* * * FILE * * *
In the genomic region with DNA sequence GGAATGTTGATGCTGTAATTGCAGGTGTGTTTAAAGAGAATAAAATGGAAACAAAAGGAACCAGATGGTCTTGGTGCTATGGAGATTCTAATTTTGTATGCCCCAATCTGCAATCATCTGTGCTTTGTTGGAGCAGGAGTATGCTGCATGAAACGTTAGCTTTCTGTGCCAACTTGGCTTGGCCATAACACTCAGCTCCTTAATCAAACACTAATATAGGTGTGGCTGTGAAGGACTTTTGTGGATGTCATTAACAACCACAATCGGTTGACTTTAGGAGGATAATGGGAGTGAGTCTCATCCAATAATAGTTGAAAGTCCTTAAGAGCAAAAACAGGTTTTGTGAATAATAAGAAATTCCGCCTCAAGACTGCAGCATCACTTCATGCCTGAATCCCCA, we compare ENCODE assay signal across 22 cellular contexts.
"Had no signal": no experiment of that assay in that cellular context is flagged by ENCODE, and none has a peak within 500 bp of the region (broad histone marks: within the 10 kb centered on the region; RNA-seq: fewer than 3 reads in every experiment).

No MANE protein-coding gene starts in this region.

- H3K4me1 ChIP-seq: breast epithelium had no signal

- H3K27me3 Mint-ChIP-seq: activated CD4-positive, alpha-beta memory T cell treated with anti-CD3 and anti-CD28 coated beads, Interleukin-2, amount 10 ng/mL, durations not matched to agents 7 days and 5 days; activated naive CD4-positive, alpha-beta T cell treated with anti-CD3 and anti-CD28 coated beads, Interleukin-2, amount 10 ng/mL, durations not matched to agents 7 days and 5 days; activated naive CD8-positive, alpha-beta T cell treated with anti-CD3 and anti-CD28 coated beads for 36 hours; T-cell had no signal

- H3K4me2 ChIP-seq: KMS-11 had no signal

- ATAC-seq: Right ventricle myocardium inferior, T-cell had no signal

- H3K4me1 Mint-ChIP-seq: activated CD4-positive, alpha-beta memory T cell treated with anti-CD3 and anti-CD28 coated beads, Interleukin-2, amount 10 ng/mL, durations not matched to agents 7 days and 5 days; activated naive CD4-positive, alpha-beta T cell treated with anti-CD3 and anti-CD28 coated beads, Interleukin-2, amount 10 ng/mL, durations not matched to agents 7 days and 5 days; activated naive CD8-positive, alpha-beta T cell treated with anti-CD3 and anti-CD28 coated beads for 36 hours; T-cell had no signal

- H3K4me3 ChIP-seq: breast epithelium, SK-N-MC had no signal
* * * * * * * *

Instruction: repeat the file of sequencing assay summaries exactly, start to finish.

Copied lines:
In the genomic region with DNA sequence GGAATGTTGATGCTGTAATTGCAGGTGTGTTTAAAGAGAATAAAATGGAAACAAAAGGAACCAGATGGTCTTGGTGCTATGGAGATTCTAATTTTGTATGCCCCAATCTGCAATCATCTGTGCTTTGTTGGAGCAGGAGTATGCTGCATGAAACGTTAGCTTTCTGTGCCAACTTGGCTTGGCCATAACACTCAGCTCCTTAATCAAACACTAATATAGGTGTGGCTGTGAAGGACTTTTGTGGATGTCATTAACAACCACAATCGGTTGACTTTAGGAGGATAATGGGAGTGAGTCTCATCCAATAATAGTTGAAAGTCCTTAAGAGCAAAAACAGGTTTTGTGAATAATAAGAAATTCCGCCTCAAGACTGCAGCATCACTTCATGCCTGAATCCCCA, we compare ENCODE assay signal across 22 cellular contexts.
"Had no signal": no experiment of that assay in that cellular context is flagged by ENCODE, and none has a peak within 500 bp of the region (broad histone marks: within the 10 kb centered on the region; RNA-seq: fewer than 3 reads in every experiment).

No MANE protein-coding gene starts in this region.

- H3K4me1 ChIP-seq: breast epithelium had no signal

- H3K27me3 Mint-ChIP-seq: activated CD4-positive, alpha-beta memory T cell treated with anti-CD3 and anti-CD28 coated beads, Interleukin-2, amount 10 ng/mL, durations not matched to agents 7 days and 5 days; activated naive CD4-positive, alpha-beta T cell treated with anti-CD3 and anti-CD28 coated beads, Interleukin-2, amount 10 ng/mL, durations not matched to agents 7 days and 5 days; activated naive CD8-positive, alpha-beta T cell treated with anti-CD3 and anti-CD28 coated beads for 36 hours; T-cell had no signal

- H3K4me2 ChIP-seq: KMS-11 had no signal

- ATAC-seq: Right ventricle myocardium inferior, T-cell had no signal

- H3K4me1 Mint-ChIP-seq: activated CD4-positive, alpha-beta memory T cell treated with anti-CD3 and anti-CD28 coated beads, Interleukin-2, amount 10 ng/mL, durations not matched to agents 7 days and 5 days; activated naive CD4-positive, alpha-beta T cell treated with anti-CD3 and anti-CD28 coated beads, Interleukin-2, amount 10 ng/mL, durations not matched to agents 7 days and 5 days; activated naive CD8-positive, alpha-beta T cell treated with anti-CD3 and anti-CD28 coated beads for 36 hours; T-cell had no signal

- H3K4me3 ChIP-seq: breast epithelium, SK-N-MC had no signal